While this Article contemplates replacing components of the legal system with computer systems, behavioral equivalence also helps to analyze the effects of swapping those components with any replacements, not just automated ones. Clerks’ duties provide a helpful illustration. For example, the cert pool system at the Supreme Court, where clerks prepare memoranda regarding certiorari petitions for many Justices at once, replaced a regime wherein each Justice’s clerks prepared memoranda for every certiorari petition, allowing clerks more time to attend to other duties. Every petition still gets a memo and every Justice still receives one, but the memoranda are no longer tailored to individual Justices. Though it frees up clerks’ time, the cert pool system has been credited for reducing the Court’s case load. If the observer evaluating behavioral equivalence only checks whether Justices get memos, the cert pool system might be equivalent to the old regime; if it observes secondary effects, it might distinguish them. Similarly, before judges regularly had clerks they drafted all their own opinions, but the practice of having clerks draft opinions for judges is now widely accepted.
If a clerk’s work is treated as behaviorally equivalent to a prior practice, it is because the work is seen as in fact coming from the judge. Indeed, the judge is supposed to check the clerk’s work sufficiently closely that it truly becomes the judge’s work. But would anyone be able to know whether a judge is checking the clerk’s work, or is rubber-stamping it without even reading it? If a judge goes into her chambers alone with a clerk’s draft opinion and emerges with the opinion entirely unchanged, is there a difference between the judge who read the opinion carefully and was so impressed that she didn’t change a word, and one who played solitaire and did not glance at the opinion? What if the clerk was particularly competent, and was so good at predicting a judge’s reasoning and style that over time the judge has come to find that she need not edit the clerk’s work, because any change would make the opinion less like that the judge would have written herself? Every word is written by the clerk; the judge reads and agrees with them, changes not a one, and affixes her signature. It seems there is no meaningful difference between that situation and the one where the judge fixes errors in the clerk’s draft. But what if over time, the judge comes to conclude that there is no point to her reading the opinions, because she knows she will not want to change a word? Why should anyone care if the judge reads it, if the reading is simply a side effect that does not affect the decision-writing process?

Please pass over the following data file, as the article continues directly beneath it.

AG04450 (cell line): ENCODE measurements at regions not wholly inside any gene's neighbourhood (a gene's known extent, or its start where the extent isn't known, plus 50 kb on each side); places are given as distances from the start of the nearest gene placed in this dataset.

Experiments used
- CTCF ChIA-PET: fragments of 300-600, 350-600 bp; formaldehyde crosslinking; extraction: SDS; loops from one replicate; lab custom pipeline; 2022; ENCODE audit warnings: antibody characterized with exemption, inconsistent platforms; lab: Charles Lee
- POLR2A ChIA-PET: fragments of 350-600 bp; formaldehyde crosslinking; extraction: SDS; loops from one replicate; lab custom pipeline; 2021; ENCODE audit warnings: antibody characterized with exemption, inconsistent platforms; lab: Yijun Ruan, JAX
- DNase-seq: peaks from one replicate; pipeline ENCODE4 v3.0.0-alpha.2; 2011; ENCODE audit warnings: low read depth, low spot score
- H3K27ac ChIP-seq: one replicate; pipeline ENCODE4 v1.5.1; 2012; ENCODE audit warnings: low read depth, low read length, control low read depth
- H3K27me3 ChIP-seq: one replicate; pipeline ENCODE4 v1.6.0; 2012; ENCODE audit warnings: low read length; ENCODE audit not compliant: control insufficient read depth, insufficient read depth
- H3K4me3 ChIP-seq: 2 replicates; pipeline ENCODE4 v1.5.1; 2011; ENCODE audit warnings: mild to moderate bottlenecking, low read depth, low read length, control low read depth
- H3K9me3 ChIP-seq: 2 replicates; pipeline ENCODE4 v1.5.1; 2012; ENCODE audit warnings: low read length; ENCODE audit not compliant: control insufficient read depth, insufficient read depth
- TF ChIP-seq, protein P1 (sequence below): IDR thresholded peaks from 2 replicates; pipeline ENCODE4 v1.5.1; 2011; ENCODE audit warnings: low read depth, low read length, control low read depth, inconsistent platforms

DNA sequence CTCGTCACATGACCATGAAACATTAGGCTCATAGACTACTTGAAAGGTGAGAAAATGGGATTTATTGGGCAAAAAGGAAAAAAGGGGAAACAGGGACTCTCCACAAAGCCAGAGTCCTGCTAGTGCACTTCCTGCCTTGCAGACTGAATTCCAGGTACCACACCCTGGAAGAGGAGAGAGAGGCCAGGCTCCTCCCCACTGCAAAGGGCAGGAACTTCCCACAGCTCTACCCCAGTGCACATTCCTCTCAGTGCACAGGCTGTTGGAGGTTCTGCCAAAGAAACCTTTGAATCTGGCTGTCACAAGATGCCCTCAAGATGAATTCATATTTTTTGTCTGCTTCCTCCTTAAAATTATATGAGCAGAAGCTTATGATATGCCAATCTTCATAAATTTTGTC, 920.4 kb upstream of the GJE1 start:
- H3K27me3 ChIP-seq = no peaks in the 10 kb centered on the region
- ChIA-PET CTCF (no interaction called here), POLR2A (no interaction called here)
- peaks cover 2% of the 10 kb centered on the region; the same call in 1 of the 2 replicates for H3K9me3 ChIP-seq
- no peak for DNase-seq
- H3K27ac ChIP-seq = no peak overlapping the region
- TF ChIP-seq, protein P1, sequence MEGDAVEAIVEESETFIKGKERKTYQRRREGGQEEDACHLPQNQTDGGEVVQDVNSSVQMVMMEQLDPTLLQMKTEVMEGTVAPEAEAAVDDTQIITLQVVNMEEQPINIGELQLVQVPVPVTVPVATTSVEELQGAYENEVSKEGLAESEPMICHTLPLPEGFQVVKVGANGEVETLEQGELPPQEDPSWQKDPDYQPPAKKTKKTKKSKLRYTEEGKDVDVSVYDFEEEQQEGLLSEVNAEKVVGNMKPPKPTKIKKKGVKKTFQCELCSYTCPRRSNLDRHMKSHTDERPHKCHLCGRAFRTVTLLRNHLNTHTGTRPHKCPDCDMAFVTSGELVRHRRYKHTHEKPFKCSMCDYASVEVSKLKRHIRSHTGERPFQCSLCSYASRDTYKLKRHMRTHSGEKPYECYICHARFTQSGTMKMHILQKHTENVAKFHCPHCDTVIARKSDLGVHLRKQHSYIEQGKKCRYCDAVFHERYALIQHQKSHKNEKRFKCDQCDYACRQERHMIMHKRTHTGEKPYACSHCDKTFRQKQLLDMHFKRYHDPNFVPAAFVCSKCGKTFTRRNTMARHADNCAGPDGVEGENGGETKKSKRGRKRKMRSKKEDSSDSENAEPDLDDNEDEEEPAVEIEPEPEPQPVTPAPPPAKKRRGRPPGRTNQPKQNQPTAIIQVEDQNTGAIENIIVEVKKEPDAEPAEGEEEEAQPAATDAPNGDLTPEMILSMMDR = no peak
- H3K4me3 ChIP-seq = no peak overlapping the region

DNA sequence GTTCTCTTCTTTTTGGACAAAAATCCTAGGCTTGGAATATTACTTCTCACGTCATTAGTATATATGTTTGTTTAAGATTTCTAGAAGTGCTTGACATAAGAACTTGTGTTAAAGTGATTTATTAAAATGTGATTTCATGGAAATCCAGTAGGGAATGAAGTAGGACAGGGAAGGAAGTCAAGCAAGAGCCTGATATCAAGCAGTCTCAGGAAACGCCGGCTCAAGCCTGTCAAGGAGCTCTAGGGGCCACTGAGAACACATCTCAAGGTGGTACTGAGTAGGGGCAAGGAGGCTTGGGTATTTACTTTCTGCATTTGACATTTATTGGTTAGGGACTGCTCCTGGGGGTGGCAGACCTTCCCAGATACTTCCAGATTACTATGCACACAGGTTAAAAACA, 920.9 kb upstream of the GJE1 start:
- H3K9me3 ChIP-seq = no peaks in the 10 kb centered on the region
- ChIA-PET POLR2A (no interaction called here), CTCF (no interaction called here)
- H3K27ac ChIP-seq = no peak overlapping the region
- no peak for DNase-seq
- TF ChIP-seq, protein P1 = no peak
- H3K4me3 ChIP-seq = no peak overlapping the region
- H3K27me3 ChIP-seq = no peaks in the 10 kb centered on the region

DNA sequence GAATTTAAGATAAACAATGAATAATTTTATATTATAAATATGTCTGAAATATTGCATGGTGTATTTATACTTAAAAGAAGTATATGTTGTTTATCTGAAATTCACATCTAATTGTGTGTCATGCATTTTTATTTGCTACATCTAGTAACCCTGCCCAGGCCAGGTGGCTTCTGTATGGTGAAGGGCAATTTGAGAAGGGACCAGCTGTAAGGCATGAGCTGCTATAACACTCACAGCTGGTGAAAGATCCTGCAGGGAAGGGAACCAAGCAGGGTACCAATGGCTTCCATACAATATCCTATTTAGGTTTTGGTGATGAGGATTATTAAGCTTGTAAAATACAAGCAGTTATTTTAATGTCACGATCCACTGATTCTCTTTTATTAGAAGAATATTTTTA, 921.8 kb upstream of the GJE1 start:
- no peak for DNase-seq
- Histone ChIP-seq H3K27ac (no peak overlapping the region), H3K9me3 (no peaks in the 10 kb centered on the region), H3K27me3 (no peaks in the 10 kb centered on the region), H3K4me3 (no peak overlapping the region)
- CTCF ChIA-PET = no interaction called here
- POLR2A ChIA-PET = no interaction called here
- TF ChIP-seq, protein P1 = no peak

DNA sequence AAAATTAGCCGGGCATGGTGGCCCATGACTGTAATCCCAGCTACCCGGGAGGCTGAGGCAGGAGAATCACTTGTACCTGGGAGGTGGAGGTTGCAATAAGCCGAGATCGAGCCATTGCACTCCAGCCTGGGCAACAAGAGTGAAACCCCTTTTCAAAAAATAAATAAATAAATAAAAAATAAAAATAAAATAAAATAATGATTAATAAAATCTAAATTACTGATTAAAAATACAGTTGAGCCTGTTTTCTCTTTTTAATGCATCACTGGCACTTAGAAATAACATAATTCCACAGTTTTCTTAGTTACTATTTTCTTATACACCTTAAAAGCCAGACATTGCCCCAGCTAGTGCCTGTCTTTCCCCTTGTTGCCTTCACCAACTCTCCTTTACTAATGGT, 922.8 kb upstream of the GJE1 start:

The question is facetious—of course people would care if they learned a judge did not bother even to review opinions written by her clerk. They might also conclude the opinion lacked legitimacy since the clerk was not Senate-confirmed with Article III protections of salary and tenure (or appointed as a judge under state law). But the issue is not whether this would happen, or what the consequences would be. The question that nags is: how would anyone know?
This returns us to the key insight that behavioral equivalence is only definable relative to some observer. The judge will know what she did but no one else will, not even the clerk, if the judge assures the clerk he simply did a perfect job drafting the opinion. The case will proceed as though the judge herself wrote the opinion, because no relevant observers will be able to tell the difference between the legitimate process and the illegitimate one. The illegitimate process is behaviorally equivalent to the legitimate one because two processes are behaviorally equivalent exactly if the observer cannot distinguish between them. The processes having different internal mechanisms or side effects does not defeat behavioral equivalence if the observer is blind to those factors. Furthermore, the observer must be defined within the outermost bounds of the larger system: if some observer outside the system can distinguish between the two processes but cannot transmit that information inside the system, then those two processes are still behaviorally equivalent for the purposes of that system. The judge may have a wise pet cockatiel in her chambers that knows if the judge is working or not, but because the cockatiel has no way of communicating that information, it does not defeat behavioral equivalence.